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Jun 11

Skyscrapers in Seoul: here’s yet another skyscraper proposal for the architectural zoo that is the Yongsan International Business District of Seoul – this time a 385-metre-high tower by architects Kohn Pedersen Fox with a vertiginous swimming pool sticking out two thirds of the way up. Block H will be located in the northeast corner of the fast-growing commercial district that was masterplanned by Daniel Libeskind, where fifteen other architects have also been commissioned by South Korean developer DreamHub to design landmark towers. Architects wrote about this projects:

Scheduled for completion in 2016, Block H consists of a luxury 5-Star hotel and high-end serviced residential building containing 167,225 square meters of space. The 385-meter-tall tower sits on a 14,600-square-meter parcel of land on the northeastern border of the YIBD, achieving an FAR of 11.4%. KPF’s building is situated in a way that seeks to mediate the extreme height (665m) of the landmark office tower to the northwest, and transition this height to the lower scale of the residential blocks beyond. KPF sought to intensify the social aspect of the street through a distinct urban landscape and diverse program at the lower levels of the building.

“Our goal for this project is to establish and make connections to street life, the new city of Yongsan, and to the larger context of Seoul. We do this through a thoughtful approach to the building’s program, position, and character.”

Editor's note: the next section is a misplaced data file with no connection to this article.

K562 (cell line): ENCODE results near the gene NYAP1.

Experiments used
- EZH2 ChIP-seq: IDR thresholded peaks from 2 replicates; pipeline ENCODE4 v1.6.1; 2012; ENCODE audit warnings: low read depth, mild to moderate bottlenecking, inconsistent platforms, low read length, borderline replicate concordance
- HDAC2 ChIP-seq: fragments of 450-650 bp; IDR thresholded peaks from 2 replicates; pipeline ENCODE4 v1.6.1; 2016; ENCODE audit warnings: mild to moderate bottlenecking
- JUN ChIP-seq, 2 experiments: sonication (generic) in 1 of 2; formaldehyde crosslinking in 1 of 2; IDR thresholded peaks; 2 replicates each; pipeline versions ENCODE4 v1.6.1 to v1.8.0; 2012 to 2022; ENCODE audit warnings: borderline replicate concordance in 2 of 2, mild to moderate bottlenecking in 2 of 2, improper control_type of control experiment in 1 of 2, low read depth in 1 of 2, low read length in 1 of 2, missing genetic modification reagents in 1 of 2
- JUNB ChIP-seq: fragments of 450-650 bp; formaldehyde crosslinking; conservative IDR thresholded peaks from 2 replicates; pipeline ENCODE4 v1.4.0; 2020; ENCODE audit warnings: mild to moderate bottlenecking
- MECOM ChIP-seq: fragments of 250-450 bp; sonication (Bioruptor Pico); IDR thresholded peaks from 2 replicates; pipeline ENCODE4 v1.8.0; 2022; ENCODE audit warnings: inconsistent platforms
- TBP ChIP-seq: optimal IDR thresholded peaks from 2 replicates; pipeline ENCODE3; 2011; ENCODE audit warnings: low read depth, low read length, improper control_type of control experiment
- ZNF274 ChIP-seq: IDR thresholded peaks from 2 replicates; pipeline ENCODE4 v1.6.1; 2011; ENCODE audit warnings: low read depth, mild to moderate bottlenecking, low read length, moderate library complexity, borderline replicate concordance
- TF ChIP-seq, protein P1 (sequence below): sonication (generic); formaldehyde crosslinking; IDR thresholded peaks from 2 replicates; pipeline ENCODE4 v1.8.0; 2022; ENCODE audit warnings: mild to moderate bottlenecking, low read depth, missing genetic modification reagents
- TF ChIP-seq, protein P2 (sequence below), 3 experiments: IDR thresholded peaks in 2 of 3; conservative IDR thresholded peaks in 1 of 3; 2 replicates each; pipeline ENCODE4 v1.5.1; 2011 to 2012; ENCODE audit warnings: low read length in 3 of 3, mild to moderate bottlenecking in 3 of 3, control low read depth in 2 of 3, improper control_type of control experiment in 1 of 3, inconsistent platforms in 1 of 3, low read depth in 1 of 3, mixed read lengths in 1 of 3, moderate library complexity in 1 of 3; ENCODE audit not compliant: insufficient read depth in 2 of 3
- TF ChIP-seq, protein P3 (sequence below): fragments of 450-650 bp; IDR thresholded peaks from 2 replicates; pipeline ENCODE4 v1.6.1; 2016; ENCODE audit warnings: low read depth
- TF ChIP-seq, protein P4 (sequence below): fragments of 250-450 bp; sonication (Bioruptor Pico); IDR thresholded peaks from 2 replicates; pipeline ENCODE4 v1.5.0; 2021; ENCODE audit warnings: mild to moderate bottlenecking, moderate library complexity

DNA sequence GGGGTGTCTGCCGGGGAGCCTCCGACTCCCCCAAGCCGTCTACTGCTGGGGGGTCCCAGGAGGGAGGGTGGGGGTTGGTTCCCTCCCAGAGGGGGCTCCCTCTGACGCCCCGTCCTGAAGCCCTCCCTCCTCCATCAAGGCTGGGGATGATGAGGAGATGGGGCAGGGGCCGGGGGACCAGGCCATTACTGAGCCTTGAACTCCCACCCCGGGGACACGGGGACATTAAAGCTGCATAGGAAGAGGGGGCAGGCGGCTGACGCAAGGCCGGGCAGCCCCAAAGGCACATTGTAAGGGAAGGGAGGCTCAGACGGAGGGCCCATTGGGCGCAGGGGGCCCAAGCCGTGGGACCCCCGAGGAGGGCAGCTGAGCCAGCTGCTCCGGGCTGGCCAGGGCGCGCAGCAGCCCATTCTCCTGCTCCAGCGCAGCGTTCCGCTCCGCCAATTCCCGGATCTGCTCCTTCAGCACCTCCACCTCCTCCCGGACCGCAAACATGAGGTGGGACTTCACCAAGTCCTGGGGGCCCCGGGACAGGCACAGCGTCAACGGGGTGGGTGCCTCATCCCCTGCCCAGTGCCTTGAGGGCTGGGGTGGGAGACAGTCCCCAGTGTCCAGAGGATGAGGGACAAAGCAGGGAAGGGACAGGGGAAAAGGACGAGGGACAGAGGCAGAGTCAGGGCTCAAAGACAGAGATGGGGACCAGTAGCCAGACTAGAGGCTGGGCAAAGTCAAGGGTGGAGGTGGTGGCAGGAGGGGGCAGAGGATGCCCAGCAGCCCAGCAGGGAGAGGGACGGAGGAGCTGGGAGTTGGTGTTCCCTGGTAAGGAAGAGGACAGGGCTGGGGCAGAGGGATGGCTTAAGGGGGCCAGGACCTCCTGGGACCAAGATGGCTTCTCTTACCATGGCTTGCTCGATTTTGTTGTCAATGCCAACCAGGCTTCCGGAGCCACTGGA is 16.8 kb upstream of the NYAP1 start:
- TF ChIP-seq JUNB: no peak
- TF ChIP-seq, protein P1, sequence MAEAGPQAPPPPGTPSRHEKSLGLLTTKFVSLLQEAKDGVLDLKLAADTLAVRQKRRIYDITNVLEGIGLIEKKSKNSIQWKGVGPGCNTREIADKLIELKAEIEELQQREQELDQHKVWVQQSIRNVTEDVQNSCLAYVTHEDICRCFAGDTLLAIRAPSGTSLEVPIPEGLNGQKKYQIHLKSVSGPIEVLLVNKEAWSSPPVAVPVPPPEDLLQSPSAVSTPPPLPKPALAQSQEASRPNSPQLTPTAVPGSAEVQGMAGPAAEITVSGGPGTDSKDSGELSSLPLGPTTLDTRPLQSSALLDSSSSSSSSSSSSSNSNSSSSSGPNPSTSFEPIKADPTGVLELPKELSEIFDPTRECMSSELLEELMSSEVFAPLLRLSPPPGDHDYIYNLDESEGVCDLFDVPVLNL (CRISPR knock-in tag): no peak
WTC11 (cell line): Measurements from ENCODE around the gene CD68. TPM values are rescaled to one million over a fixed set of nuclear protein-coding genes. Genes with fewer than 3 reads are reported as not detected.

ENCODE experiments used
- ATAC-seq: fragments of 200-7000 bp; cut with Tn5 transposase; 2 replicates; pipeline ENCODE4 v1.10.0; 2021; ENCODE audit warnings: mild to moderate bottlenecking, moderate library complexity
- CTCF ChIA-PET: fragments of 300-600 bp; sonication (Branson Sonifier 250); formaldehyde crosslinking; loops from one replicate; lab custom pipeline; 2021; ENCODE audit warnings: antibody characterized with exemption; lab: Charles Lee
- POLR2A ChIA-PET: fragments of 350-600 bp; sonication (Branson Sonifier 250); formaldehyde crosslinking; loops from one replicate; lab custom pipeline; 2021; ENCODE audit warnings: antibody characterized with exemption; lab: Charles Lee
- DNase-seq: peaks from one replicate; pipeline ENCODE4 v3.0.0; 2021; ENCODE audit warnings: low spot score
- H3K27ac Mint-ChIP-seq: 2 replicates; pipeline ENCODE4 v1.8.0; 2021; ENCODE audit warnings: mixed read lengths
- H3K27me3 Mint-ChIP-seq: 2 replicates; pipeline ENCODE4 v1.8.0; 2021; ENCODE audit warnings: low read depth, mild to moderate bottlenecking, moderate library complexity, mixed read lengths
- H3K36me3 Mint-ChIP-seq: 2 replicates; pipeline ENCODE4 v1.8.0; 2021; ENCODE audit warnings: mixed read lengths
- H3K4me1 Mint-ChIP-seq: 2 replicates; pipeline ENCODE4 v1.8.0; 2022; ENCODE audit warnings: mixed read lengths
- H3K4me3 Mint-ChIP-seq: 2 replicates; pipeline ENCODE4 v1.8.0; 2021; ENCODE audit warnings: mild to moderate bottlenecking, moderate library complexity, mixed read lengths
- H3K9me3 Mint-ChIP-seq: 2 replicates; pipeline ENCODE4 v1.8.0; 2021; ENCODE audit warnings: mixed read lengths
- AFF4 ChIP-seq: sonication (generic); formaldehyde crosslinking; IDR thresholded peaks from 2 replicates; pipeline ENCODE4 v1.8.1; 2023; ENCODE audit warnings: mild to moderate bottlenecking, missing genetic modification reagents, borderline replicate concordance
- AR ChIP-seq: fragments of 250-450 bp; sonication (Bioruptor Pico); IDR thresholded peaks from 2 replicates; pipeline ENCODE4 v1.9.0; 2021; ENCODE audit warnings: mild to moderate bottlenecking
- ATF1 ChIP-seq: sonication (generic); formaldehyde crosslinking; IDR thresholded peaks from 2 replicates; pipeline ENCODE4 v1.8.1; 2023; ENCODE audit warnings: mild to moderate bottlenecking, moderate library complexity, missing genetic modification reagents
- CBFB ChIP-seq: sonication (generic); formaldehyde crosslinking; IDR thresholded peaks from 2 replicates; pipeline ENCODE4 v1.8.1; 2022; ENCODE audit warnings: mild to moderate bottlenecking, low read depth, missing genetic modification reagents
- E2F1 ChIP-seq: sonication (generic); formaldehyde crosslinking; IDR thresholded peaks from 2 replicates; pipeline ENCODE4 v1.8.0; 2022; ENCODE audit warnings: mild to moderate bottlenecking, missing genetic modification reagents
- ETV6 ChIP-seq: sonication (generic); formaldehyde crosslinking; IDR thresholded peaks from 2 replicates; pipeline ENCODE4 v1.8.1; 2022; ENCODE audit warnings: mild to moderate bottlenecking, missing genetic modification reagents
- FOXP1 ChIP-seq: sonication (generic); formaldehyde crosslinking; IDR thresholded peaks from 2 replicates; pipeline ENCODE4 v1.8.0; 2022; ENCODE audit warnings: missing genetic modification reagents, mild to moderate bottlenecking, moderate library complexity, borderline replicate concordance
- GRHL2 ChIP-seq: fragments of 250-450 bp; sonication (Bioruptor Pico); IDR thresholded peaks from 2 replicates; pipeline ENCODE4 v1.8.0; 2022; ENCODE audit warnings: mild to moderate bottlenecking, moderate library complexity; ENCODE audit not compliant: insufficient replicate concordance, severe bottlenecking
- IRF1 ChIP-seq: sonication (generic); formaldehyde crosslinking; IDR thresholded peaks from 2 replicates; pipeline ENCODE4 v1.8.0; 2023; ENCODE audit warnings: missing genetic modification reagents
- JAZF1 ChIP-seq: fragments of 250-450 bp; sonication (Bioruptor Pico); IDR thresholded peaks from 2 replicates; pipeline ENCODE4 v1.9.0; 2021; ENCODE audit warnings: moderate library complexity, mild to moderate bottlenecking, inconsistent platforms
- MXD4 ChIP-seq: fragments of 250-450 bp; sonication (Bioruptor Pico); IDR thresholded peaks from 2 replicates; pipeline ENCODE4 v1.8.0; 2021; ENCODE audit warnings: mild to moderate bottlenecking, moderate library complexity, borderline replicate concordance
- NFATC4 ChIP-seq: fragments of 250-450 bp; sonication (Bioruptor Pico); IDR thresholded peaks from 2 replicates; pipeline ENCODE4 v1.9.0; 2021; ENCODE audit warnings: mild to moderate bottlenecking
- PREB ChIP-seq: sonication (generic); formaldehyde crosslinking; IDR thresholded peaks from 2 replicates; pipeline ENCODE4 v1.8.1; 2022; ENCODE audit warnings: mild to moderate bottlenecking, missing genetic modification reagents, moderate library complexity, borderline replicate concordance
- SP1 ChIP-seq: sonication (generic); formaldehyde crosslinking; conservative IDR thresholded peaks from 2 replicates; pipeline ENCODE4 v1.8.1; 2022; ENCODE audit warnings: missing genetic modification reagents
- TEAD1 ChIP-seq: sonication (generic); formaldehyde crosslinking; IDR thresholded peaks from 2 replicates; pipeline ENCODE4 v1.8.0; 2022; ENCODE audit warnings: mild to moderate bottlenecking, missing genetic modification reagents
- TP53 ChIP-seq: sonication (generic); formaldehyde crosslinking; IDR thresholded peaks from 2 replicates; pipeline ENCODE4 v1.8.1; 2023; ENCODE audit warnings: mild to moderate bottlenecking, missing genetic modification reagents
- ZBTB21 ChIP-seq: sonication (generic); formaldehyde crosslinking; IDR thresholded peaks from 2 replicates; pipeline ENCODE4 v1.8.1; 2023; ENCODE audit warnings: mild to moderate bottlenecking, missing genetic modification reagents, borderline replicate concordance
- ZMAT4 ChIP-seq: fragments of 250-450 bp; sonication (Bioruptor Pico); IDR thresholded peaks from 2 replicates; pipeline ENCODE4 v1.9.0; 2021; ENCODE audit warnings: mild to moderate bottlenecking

KPF Design Principal, Trent Tesch

Fundamental to the logic of the unique shape of the design is the idea that the building is comprised of apartments and hotel rooms that demand ample natural light, dramatic views, and maximum privacy. These three internal parameters have shaped the DNA of the Architecture. Like an organic system that seeks equilibrium with nature, the design grows outward from the center, towards views and light, into three distinct “wings.” The three wings guarantee that the residential apartments will have a major corner view from the living space, while maximizing its privacy from the adjacent unit. Unlike most “Y” type high-rise towers, the design “steps” each wing asymmetrically so there is a low-wing, a mid-wing and a high-wing. The building is carefully oriented to increase views to the Han River to the south (low-wing), the Yongsan Park to the east (mid-wing), and the Nam-San historic district and adjacent landmark tower to the north (high-wing).

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via dezeen.com

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